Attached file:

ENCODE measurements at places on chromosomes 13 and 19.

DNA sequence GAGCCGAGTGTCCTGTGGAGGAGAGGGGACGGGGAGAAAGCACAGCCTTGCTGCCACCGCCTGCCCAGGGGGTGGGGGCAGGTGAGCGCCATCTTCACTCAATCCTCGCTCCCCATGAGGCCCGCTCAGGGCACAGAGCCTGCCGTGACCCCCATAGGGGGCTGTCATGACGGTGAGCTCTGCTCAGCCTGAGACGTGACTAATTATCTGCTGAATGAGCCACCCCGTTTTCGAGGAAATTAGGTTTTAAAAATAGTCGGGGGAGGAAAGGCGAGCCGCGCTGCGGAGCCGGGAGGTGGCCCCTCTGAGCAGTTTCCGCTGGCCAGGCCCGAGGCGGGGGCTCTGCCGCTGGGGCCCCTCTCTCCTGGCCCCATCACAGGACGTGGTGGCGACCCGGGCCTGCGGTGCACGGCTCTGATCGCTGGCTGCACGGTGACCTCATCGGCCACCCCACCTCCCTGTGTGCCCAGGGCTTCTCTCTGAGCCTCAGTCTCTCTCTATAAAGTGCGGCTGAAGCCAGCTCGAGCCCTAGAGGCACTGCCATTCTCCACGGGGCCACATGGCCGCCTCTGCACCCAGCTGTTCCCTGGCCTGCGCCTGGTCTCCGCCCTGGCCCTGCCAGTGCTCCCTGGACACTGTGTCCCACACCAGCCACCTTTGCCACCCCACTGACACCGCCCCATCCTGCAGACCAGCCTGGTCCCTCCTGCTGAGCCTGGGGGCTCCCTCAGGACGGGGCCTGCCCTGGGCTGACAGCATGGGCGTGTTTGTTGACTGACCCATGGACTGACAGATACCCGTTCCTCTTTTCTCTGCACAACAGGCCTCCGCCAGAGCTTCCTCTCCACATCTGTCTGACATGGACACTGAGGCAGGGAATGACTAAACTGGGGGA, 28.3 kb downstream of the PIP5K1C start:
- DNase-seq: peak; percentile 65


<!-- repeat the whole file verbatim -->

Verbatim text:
ENCODE measurements at places on chromosomes 13 and 19.

DNA sequence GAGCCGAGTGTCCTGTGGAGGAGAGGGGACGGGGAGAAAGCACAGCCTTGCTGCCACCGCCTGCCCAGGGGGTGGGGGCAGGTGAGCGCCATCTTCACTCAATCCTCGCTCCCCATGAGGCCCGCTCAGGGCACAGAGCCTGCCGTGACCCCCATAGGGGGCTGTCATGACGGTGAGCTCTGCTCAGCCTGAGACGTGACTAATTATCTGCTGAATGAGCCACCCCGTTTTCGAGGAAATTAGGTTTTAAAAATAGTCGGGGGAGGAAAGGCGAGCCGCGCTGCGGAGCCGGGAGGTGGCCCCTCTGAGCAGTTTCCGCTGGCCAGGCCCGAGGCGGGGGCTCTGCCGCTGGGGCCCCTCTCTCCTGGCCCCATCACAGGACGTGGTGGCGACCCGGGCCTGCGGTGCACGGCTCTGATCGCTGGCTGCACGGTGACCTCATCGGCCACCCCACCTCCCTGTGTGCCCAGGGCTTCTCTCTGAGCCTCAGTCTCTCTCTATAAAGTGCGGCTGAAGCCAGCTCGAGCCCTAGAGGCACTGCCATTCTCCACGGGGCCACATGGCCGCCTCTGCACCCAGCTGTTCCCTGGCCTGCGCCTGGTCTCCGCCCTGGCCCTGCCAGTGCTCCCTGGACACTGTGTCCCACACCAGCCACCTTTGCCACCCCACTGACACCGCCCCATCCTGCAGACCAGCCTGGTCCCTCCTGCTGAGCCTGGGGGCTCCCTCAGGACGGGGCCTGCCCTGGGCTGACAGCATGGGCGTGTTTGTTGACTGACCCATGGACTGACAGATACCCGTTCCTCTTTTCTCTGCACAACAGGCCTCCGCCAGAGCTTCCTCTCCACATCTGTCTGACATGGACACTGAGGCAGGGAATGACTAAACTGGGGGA, 28.3 kb downstream of the PIP5K1C start:
- DNase-seq: peak; percentile 65